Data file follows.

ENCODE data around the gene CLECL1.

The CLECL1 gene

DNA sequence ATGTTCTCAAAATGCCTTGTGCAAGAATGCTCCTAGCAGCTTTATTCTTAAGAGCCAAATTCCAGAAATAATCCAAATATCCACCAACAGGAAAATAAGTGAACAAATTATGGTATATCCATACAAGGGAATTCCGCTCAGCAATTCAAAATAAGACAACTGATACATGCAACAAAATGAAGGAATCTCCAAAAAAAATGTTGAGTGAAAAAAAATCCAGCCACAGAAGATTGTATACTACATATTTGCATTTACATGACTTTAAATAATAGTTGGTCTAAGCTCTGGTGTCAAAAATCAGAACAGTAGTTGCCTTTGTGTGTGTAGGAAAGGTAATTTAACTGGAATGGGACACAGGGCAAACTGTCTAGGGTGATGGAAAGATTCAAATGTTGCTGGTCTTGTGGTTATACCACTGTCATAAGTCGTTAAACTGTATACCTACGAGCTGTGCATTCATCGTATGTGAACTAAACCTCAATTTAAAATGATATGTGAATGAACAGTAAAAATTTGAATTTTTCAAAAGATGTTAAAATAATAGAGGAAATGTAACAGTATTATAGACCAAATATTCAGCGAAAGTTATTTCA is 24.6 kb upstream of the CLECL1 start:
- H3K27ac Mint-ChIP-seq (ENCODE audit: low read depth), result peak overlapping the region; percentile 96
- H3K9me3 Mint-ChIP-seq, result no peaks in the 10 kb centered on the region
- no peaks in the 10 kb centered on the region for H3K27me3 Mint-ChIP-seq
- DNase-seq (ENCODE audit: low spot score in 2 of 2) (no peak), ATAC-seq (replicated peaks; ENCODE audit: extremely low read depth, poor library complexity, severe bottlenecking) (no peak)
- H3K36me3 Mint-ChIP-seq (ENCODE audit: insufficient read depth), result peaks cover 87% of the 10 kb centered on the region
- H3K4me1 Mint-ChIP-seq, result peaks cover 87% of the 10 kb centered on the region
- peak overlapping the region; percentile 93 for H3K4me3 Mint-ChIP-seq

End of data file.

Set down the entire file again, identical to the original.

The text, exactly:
ENCODE data around the gene CLECL1.

The CLECL1 gene

DNA sequence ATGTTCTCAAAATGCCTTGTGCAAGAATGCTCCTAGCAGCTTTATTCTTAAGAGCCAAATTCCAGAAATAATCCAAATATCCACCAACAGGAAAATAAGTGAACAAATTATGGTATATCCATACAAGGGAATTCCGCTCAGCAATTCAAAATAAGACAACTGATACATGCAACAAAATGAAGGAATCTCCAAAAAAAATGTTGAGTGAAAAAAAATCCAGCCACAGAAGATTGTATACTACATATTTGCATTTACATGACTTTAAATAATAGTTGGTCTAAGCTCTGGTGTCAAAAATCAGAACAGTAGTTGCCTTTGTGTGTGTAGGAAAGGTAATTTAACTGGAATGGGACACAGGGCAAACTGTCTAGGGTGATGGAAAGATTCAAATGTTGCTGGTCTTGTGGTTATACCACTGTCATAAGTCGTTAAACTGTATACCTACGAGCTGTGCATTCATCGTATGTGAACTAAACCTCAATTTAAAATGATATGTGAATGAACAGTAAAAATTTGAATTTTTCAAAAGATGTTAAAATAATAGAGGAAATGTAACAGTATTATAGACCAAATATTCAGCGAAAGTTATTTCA is 24.6 kb upstream of the CLECL1 start:
- H3K27ac Mint-ChIP-seq (ENCODE audit: low read depth), result peak overlapping the region; percentile 96
- H3K9me3 Mint-ChIP-seq, result no peaks in the 10 kb centered on the region
- no peaks in the 10 kb centered on the region for H3K27me3 Mint-ChIP-seq
- DNase-seq (ENCODE audit: low spot score in 2 of 2) (no peak), ATAC-seq (replicated peaks; ENCODE audit: extremely low read depth, poor library complexity, severe bottlenecking) (no peak)
- H3K36me3 Mint-ChIP-seq (ENCODE audit: insufficient read depth), result peaks cover 87% of the 10 kb centered on the region
- H3K4me1 Mint-ChIP-seq, result peaks cover 87% of the 10 kb centered on the region
- peak overlapping the region; percentile 93 for H3K4me3 Mint-ChIP-seq